Mon, Jul 25, 2016 - Page 8 News List

Shame on you

China uses public billboards to expose runaway debtors

By Engen Tham  /  Reuters, Shanghai

People standing on escalators pass an electronic screen showing information of runaway debtors at Shanghai railway station earlier this month.

Photo: Reuters/ Aly Song

Above throngs of busy commuters at a Shanghai railway station, four large billboards — some sandwiched between screens flashing train times — were lit up with the name of the head of a mid-sized industrial products maker.

But he was not promoting his company or its goods.

The Shanghai Railway Transportation Court put his name in lights earlier this month because his company failed to pay a US$432,945 debt. A separate court in the eastern Zhejiang province issued a freezing order over his company’s assets two years ago for money owed to China Construction Bank.

As growth slows, struggling borrowers are finding it harder to repay their loans, pushing China banks’ official soured debt above US$299 billion at the end of May, though analysts say they estimate the true level is much higher.

To fight this rising tide, Chinese courts have ramped up their use of shaming tactics, underlining the failure of other methods of making debtors pay.

Zhou Qiang, president of China’s Supreme People’s Court, declared in March that debt avoidance was a major problem and he said the court would give those who tried to avoid judgments against them “nowhere to hide,” according to a newspaper produced by the court, China’s highest. It would do that by collecting information on absconding debtors, holding press conferences to gain publicity, and restricting access to credit among other methods, he said.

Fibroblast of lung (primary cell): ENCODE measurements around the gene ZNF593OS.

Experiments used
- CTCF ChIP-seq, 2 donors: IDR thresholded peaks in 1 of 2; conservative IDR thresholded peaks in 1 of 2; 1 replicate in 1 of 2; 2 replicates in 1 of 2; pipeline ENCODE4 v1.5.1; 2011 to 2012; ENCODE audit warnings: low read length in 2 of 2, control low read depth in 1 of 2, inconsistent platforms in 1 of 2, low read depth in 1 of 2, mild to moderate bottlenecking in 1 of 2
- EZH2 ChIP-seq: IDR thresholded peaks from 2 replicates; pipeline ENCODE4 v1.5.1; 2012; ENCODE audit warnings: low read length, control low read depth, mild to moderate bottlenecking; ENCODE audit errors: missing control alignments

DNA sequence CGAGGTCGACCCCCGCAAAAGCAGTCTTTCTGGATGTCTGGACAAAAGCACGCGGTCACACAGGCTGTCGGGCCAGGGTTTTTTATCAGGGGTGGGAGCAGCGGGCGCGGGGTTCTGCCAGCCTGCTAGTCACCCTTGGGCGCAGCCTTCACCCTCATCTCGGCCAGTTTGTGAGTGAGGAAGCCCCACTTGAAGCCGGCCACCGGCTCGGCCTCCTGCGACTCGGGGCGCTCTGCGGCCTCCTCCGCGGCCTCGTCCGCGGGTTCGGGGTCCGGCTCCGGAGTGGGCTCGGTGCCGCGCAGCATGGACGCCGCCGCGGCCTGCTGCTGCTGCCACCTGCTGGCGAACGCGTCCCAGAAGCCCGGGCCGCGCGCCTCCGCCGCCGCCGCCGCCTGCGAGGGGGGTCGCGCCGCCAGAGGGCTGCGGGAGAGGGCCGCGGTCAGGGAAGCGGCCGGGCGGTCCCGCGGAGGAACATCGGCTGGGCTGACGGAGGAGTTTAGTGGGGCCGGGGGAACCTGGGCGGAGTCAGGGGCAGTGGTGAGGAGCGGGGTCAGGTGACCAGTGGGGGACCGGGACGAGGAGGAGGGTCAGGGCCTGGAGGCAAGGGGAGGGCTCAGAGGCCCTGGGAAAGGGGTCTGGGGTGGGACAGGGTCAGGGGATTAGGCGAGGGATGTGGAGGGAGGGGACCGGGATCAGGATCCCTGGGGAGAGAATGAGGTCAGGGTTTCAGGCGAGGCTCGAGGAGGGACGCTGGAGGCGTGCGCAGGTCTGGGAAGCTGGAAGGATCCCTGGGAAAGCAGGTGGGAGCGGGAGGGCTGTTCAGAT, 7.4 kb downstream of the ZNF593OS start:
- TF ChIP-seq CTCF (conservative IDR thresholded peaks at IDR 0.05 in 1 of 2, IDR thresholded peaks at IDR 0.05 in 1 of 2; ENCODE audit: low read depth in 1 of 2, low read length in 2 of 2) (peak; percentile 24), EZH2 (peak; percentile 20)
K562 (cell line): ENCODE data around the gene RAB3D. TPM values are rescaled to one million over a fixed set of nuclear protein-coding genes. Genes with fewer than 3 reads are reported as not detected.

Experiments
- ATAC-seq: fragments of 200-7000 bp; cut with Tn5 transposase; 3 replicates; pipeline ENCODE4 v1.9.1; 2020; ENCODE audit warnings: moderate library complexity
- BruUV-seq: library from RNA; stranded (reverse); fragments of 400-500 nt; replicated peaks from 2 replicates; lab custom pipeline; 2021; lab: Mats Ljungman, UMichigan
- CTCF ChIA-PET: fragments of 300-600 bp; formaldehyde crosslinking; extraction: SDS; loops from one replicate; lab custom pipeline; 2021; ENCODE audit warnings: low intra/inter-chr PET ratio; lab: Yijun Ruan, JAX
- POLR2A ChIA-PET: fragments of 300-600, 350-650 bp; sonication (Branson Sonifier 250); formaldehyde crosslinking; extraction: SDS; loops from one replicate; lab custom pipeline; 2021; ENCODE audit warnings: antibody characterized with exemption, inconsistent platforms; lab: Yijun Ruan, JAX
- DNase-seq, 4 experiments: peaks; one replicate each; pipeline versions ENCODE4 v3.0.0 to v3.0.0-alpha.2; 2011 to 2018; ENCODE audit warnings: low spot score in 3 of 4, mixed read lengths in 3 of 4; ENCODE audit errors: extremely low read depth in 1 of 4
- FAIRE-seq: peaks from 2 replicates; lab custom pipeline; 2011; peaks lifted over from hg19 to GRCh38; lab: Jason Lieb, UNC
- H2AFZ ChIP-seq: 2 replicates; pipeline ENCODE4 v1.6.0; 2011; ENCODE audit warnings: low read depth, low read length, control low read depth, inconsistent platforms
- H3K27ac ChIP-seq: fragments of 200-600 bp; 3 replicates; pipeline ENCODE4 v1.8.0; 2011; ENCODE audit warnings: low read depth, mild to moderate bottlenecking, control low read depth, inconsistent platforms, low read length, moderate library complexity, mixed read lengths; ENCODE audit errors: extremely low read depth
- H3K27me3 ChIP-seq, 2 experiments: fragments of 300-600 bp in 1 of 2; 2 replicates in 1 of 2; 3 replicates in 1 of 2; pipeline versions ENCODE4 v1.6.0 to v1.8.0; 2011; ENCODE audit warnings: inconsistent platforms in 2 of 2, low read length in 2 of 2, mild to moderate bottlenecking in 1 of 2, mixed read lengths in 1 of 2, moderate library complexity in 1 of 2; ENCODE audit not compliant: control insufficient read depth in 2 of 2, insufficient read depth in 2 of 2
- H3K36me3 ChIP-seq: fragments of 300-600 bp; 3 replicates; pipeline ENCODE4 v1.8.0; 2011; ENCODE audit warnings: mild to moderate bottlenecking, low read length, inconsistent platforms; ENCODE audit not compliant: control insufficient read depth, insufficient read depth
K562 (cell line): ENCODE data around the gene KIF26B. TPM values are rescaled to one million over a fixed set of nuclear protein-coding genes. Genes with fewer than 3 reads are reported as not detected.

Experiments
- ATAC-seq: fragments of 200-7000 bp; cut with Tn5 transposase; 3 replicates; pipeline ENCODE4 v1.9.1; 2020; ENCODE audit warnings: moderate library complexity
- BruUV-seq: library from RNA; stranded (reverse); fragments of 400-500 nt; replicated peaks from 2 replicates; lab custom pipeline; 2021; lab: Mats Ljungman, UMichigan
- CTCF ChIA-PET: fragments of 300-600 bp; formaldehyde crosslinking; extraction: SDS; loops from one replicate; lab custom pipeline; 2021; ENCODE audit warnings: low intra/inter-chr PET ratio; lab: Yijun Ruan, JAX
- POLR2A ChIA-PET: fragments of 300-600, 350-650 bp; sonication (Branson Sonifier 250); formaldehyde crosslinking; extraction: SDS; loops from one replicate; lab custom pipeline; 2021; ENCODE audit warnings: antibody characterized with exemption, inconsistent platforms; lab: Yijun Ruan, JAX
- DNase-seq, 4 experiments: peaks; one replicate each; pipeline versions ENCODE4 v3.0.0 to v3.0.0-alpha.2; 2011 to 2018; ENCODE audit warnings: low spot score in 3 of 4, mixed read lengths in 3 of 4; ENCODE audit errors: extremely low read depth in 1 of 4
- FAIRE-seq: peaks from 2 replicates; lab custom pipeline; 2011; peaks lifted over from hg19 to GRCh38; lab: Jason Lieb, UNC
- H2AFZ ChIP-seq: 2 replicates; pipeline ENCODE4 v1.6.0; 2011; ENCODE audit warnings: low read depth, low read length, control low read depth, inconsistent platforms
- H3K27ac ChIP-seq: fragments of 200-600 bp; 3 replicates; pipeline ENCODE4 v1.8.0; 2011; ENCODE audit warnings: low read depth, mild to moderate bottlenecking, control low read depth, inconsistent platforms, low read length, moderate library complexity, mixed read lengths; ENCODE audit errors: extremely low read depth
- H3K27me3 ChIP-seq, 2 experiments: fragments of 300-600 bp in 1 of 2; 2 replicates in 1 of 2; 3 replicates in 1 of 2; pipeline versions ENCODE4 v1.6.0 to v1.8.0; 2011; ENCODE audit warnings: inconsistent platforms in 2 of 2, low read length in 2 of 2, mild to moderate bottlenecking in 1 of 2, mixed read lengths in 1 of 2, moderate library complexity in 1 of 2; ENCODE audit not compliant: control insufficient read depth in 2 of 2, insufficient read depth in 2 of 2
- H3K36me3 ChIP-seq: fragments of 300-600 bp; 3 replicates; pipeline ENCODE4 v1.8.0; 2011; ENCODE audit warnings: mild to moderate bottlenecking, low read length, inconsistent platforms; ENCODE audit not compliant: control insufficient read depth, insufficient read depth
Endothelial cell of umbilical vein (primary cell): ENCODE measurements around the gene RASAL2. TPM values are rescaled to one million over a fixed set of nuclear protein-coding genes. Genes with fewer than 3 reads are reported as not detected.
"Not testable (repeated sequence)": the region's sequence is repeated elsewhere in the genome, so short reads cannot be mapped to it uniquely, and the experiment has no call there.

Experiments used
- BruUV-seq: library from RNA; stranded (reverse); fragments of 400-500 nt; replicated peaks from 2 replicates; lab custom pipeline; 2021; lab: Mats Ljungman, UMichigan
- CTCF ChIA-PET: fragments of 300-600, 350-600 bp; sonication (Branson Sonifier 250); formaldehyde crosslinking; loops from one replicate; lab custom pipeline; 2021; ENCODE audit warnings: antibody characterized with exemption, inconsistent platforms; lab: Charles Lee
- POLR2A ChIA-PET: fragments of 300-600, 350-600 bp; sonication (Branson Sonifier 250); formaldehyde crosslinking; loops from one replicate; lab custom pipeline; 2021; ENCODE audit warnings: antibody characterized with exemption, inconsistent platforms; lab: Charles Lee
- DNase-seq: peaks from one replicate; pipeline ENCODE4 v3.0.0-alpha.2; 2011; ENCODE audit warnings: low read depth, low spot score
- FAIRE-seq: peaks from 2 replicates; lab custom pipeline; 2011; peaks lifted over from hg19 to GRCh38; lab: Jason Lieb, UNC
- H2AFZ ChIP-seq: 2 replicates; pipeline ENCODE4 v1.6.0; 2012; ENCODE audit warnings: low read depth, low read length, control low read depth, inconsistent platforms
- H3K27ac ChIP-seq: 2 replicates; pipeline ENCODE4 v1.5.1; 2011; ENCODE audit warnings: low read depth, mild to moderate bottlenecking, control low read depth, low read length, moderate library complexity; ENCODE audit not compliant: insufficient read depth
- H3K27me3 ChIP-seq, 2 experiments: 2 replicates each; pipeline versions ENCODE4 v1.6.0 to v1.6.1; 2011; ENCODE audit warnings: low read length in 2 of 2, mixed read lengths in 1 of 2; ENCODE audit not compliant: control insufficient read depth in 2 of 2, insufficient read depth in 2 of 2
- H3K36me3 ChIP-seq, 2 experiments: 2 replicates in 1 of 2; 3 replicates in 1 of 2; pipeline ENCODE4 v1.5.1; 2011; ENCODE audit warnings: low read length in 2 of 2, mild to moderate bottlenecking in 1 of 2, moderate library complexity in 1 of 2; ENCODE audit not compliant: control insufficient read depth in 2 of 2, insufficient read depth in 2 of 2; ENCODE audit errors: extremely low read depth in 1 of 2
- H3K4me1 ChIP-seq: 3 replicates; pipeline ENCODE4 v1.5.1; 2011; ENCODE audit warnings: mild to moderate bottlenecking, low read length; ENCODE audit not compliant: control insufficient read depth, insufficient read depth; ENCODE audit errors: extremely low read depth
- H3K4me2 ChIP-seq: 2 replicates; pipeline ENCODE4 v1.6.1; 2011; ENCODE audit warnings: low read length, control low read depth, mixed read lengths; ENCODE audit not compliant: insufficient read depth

For 10 days ending last Friday, the names, ID numbers, addresses, case numbers and amounts owed by 20 people, either individual debtors or the heads of companies, were flashed across screens at the two main Shanghai railway stations at 10 minute intervals. In some cases there were also photos of the miscreants.

The debtors displayed on the board sometimes owe modest amounts, with one shamed for failing to pay just US$300.

“It is an important initiative to deter dishonest debtors”, said the Shanghai Railway Transport Court in a press release sent to Reuters.

Some of the people featured have changed their phone numbers, addresses and disappeared, said the release, adding that the public can call in with clues to help the authorities track down the runaway debtors.

Normal methods of enforcement in China include the freezing and forced sale of assets, among other measures. They are not working.

“There are too many cases, too few judges, each judge has to handle lots of cases in a year,” said Wu Zhendong, a financial services lawyer from King & Wood Mallesons, explaining why enforcing debt judgments are so tough.

A decree issued by the State Administration for Industry and Commerce at the end of last year set out the circumstances under which a company can be publicly shamed.

The decree expands upon 2013 Chinese Supreme Court rules that say dishonest debtors’ details can be published in newspapers, on the radio, television and the internet.

LACK OF PUBLIC RESPONSE

While courts outside China’s financial hub have adopted this tactic before, the judiciary in Shanghai has only this year taken to shaming with gusto.

It doesn’t always resonate with the public.

In May, Shanghai Putuo People’s Court plastered the details of 76 debtors on electric billboards on the outside of five popular shopping malls, said a spokesman at the court. However, it received no public response, such as tips about the whereabouts of the debtors, he said.

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